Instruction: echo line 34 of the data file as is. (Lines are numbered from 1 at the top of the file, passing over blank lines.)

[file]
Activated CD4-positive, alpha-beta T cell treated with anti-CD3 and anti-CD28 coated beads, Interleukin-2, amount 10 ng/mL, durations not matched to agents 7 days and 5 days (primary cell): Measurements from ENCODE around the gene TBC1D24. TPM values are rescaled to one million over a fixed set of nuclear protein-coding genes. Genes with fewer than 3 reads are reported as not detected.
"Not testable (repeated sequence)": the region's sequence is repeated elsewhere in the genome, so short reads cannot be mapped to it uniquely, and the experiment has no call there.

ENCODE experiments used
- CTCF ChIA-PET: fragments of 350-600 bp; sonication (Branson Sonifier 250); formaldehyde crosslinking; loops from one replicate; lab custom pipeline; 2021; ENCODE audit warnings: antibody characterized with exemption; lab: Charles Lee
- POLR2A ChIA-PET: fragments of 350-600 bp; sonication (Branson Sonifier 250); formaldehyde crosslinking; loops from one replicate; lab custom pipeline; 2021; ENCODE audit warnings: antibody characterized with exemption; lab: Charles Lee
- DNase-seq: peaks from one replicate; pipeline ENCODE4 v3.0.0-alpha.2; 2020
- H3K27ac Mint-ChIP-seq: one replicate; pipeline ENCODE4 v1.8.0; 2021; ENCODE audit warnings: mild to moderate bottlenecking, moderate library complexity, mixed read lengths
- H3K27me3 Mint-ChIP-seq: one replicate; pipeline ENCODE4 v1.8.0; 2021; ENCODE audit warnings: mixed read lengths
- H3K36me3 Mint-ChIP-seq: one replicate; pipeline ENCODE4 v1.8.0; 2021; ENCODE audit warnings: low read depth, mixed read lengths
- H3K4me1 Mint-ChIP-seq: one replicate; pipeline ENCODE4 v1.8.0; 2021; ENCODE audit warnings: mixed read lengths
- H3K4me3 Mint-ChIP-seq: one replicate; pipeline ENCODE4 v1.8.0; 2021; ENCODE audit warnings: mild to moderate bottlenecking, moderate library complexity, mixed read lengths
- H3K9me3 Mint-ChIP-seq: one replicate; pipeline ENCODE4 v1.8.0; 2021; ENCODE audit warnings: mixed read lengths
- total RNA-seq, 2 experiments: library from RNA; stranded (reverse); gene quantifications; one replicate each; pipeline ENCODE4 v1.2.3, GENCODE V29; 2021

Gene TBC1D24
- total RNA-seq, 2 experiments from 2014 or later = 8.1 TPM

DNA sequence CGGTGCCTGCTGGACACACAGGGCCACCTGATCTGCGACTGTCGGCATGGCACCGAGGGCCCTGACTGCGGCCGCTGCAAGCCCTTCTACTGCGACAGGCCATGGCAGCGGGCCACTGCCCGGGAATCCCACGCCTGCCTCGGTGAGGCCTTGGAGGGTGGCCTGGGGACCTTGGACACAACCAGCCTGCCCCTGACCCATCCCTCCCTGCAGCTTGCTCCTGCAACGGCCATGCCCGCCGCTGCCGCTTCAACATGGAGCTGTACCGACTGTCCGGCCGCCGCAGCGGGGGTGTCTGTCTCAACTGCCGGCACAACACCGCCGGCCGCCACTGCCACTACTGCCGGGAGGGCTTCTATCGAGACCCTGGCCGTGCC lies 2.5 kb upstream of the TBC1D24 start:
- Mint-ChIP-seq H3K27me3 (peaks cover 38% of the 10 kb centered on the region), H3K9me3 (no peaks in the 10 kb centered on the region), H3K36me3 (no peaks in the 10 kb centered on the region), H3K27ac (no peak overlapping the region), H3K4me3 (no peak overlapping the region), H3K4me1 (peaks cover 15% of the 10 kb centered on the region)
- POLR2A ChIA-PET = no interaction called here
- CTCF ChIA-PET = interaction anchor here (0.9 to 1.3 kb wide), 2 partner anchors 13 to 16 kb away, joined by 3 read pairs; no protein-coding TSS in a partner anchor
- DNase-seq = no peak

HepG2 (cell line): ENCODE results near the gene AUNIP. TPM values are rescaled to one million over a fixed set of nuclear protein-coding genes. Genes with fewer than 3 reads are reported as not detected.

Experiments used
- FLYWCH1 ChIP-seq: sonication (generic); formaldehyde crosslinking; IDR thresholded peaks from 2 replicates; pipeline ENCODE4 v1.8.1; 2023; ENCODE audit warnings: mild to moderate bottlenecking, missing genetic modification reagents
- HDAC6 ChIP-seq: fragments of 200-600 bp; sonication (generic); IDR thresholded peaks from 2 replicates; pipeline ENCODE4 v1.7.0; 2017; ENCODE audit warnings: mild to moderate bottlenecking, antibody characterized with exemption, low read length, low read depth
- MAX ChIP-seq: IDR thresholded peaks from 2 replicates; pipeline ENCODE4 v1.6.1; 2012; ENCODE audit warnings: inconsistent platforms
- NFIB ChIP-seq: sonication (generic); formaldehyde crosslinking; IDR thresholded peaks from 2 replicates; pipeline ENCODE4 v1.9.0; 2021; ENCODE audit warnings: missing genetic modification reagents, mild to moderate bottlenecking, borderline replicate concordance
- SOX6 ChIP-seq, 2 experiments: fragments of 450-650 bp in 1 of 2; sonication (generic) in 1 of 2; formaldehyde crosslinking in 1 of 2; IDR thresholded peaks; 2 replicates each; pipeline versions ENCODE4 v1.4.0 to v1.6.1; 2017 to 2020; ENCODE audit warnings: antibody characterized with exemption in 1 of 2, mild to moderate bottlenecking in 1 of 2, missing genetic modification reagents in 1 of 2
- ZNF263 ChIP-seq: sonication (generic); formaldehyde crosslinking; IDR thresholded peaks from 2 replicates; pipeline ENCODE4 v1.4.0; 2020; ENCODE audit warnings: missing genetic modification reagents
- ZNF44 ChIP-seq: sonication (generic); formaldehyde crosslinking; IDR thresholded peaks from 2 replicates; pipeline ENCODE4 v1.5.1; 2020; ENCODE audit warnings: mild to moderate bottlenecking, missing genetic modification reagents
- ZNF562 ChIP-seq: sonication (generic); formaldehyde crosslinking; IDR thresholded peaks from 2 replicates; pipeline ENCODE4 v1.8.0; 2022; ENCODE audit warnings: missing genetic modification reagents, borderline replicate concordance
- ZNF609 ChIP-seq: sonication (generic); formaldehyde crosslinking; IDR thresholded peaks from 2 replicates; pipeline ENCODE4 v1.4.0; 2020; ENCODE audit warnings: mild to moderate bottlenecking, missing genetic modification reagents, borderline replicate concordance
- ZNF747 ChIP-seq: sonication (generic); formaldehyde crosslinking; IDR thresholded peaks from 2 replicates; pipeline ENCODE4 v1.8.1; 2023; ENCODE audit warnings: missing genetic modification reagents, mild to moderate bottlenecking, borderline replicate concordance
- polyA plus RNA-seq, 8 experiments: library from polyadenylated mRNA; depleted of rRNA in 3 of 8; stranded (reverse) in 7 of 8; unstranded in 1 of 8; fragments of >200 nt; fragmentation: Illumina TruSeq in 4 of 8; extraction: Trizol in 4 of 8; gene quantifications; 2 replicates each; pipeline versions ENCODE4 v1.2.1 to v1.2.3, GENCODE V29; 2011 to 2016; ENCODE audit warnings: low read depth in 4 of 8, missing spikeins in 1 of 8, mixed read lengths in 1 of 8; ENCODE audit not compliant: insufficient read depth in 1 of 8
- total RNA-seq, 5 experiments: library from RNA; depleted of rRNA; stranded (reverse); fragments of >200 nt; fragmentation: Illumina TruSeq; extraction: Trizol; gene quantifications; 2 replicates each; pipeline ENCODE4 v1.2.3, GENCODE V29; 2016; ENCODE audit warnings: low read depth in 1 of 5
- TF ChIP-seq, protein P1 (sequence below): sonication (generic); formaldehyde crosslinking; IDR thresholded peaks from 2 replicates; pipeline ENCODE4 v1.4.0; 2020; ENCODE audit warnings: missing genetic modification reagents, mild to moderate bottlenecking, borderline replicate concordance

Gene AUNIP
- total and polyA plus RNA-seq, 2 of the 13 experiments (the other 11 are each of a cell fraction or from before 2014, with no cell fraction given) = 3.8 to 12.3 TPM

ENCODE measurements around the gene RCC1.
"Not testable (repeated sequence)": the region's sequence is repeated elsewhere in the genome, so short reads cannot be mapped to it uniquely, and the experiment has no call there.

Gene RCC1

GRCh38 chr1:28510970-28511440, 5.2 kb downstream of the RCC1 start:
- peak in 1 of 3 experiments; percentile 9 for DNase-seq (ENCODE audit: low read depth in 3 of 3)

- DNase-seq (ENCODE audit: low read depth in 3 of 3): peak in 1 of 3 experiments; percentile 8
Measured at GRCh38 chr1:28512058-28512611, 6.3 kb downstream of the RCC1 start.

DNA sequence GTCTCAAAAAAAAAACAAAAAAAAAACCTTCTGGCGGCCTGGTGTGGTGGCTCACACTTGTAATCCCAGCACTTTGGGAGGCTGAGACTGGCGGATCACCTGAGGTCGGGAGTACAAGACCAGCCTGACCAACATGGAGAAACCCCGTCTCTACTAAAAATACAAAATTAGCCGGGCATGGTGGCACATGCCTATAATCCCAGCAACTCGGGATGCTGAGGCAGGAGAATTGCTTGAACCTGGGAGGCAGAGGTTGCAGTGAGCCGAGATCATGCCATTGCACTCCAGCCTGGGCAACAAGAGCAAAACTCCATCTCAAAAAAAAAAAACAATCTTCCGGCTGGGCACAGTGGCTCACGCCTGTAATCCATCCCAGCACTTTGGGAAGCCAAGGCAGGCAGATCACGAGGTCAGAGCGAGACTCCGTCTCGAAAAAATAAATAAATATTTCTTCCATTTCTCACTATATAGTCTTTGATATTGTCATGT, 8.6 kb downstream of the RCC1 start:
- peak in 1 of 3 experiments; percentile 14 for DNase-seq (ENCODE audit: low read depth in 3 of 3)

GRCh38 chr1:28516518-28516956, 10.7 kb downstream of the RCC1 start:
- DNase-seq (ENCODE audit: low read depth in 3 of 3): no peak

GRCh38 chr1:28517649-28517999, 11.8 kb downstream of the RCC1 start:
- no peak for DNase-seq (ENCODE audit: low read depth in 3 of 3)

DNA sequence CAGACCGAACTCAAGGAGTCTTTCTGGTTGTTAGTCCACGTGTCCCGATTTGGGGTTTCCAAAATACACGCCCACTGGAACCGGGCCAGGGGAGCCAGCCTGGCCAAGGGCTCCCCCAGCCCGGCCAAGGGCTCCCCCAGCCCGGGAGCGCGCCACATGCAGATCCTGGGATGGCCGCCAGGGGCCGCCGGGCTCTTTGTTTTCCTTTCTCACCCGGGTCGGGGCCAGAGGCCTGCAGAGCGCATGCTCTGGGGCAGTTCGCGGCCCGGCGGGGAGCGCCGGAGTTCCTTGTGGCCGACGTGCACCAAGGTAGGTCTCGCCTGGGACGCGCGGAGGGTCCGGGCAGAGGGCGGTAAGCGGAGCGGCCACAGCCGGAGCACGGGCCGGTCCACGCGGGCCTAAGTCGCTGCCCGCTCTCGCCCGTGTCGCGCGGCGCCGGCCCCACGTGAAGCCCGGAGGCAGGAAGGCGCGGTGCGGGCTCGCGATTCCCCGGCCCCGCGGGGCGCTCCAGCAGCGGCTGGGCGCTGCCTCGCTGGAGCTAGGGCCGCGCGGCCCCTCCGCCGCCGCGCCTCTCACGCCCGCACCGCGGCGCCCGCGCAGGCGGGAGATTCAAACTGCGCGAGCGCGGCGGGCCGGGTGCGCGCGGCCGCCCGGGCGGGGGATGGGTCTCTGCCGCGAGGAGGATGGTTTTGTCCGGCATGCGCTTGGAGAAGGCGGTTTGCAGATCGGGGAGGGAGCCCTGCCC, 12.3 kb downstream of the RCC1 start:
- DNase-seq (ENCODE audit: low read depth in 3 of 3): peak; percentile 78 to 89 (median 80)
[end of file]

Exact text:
- total RNA-seq, 5 experiments: library from RNA; depleted of rRNA; stranded (reverse); fragments of >200 nt; fragmentation: Illumina TruSeq; extraction: Trizol; gene quantifications; 2 replicates each; pipeline ENCODE4 v1.2.3, GENCODE V29; 2016; ENCODE audit warnings: low read depth in 1 of 5